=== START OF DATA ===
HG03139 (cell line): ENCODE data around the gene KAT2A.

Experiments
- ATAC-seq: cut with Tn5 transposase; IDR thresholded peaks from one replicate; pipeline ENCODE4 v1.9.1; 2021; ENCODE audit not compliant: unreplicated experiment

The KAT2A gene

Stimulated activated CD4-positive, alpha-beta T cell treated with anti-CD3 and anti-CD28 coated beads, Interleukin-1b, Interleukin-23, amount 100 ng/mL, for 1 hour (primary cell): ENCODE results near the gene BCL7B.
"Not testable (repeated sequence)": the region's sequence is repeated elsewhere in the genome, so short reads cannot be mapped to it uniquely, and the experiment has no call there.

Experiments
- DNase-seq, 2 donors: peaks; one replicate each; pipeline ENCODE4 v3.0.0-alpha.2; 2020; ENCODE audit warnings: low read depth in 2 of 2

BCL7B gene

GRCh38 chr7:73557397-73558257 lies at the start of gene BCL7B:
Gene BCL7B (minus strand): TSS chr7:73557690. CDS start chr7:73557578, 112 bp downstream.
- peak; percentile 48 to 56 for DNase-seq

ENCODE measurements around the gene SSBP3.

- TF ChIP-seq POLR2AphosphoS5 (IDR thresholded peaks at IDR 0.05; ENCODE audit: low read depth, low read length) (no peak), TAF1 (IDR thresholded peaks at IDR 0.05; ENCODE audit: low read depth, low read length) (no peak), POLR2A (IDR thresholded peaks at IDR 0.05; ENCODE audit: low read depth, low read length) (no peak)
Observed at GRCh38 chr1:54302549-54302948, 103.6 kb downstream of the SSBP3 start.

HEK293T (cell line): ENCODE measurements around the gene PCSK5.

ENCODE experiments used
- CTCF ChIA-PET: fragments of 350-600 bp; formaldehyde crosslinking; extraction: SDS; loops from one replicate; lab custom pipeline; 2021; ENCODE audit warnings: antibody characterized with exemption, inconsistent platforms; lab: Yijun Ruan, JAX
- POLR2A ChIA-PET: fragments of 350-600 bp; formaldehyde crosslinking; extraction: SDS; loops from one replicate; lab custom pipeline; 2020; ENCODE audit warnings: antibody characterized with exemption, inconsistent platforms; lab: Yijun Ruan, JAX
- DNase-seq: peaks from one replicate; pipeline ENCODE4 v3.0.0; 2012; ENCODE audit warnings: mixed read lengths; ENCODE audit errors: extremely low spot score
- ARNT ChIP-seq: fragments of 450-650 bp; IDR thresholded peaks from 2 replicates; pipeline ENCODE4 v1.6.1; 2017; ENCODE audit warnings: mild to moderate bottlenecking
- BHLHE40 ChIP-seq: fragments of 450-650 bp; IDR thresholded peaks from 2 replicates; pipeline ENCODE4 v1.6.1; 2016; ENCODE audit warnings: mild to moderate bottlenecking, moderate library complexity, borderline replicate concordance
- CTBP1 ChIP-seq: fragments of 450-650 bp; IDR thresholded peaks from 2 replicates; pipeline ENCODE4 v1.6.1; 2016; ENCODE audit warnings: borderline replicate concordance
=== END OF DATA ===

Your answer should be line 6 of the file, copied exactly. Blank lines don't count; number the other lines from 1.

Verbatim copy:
"Not testable (repeated sequence)": the region's sequence is repeated elsewhere in the genome, so short reads cannot be mapped to it uniquely, and the experiment has no call there.